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Telus Corp. President and CEO Darren Entwistle speaks about a $1-billion investment to connect the majority of homes and businesses in Vancouver directly to a gigabit fibre optic network, during a company event in Vancouver, B.C., on Friday October 2, 2015.

DARRYL DYCK/THE CANADIAN PRESS

For Darren Entwistle, Telus Corp.'s plan to spend $1-billion in fibre-optic expansion in Vancouver is more than just a prudent investment, it is yet another example of taking a risk he is convinced will pay off over time.

During an interview on Friday, Mr. Entwistle, now back on the job as chief executive officer, recalled decisions over his long tenure at the Vancouver-based telecommunications firm that were met with skepticism but later recognized as cunning strategic moves.

"Something I look back on with some semblance of curiosity is all the great investments that have paid off for Telus didn't start out as popular ideas. Quite the antithesis of that and maybe there's significant tuition value to be garnered from it," he said.

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Having a board that was willing to look past the quarterly pressures and focus on the long game helped, he said, pointing to Telus's national wireless expansion through the purchase of Clearnet Communications Inc. shortly after he joined the company in 2000, as well as later initiatives to focus on customer service and get into the health-care industry.

Mr. Entwistle moved from executive chairman of the board back to CEO when the company announced Joe Natale's departure from that role in early August. He said on Friday he was "thrilled to be back, thrilled to be alongside my Telus team members," and excited to announce the five-year plan to upgrade the company's existing copper-based infrastructure in Vancouver.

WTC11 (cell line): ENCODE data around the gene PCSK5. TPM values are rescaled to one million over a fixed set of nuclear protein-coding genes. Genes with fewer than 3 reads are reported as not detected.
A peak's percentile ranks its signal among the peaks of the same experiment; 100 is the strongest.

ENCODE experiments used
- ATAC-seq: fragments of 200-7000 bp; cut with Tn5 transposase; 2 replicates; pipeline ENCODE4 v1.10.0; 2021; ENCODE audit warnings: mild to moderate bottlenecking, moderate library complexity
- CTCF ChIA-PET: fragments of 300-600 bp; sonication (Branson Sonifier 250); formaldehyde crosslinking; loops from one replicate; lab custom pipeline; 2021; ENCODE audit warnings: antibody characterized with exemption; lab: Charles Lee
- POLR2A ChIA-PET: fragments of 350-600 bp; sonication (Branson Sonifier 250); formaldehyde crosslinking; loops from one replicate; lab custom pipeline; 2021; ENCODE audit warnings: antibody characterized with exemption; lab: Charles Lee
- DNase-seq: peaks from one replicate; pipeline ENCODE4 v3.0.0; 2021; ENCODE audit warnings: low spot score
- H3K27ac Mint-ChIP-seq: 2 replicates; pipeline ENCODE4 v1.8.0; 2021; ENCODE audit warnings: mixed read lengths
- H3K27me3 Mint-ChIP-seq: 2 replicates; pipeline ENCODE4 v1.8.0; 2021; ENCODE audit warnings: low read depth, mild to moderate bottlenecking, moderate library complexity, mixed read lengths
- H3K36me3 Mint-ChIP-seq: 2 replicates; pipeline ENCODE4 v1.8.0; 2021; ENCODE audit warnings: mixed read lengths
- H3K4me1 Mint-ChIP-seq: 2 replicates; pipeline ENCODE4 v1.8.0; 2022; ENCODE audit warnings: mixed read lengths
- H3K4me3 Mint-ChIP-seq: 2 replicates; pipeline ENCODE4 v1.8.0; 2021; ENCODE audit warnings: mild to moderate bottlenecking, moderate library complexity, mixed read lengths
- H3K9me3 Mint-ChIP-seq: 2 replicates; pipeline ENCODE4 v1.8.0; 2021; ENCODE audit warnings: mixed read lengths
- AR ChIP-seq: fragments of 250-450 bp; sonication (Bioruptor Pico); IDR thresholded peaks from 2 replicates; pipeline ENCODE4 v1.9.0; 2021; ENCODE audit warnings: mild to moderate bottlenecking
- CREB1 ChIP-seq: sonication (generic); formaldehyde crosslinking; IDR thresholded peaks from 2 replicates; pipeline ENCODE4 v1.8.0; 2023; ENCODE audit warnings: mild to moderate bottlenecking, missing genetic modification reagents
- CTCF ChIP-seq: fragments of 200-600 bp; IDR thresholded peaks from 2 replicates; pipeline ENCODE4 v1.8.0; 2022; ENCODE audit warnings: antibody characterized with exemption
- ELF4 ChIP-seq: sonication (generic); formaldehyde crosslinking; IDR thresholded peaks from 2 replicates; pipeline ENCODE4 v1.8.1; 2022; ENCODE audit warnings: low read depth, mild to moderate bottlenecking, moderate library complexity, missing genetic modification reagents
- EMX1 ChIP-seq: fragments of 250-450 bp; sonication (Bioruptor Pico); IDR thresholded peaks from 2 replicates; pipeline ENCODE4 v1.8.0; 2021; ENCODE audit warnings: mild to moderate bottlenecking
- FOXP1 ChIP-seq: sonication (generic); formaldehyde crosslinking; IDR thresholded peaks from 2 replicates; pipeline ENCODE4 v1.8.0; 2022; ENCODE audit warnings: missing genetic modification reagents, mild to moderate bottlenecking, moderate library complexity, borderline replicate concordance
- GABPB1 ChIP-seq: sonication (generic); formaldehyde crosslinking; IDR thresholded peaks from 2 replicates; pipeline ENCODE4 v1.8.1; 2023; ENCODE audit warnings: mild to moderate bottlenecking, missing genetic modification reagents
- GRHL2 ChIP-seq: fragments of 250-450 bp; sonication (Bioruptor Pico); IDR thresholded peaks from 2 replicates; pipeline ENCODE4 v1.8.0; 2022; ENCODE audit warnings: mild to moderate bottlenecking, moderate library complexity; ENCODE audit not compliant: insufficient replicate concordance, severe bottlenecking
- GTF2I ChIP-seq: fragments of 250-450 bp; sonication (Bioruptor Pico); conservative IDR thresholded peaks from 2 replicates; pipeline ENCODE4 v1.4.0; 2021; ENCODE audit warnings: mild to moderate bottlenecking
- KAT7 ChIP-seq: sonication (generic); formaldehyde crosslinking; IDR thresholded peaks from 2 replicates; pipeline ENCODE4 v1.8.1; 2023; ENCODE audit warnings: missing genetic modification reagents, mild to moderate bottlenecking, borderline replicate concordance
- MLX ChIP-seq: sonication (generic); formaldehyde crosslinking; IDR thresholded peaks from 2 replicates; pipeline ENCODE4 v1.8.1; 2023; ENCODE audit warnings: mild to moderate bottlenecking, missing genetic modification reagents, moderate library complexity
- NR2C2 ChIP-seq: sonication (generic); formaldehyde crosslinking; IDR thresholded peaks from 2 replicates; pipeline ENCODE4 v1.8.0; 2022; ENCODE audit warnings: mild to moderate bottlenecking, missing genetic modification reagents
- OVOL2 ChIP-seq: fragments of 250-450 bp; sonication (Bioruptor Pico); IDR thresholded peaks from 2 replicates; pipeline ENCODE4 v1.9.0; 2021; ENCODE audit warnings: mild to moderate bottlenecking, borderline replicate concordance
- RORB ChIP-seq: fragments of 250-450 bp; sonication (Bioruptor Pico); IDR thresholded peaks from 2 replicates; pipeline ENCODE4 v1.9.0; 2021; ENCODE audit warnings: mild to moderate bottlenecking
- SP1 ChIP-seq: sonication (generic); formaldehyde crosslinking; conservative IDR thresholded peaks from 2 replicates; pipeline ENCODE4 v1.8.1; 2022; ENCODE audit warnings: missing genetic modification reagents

"I think this is another example of how Darren has always led us to make long-term bets that are right for our shareholders, right for our customers," said Josh Blair, executive vice-president of Telus Health and one of Mr. Entwistle's most trusted associates.

Yet, the Vancouver announcement is also part of a larger capital spending push by Telus and other telephone companies such as BCE Inc. to upgrade their networks to fibre, which transmits data over ultra-thin strands of glass using pulses of light. Fibre is fast and has much greater bandwidth capacity than the copper wires traditionally used for the "last mile" in telephone networks.

Telcos need to upgrade so they can keep up with speed and capacity demands as both residential and business customers use more and more Internet data. They also need the upgraded infrastructure to support their wireless services, which rely on the wires in the ground to provide a connection to the Internet.

Their cable company competitors have a head start because by using newer generations of DOCSIS (data over cable service interface specification) technology, cable operators can deliver broadband Internet speeds over their existing last-mile copper wires that outpace what telcos can deliver on their legacy networks.

That's why there has been a spike in billion-dollar spending announcements recently, with Telus announcing similar fibre investment plans for Edmonton and BCE unveiling its own plans to expand its fibre network in Toronto within weeks of each other in June.

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Telus has been installing fibre in smaller communities across British Columbia, Alberta and Quebec – where it operates its legacy wireline business – since 2013. It is now taking the experience it gained through 60 such projects (with 28 now fully built) and will apply that to larger ones in cities like Edmonton and Vancouver. The Vancouver project is part of a plan to invest an additional $4-billion in B.C. through 2018.

The company said on Friday the first Vancouver neighbourhoods to be connected next year will be able to access download speeds of 150 megabits per second. In the coming years, it will offer increasingly higher speeds over its "gigabit-enabled network" as demand increases.

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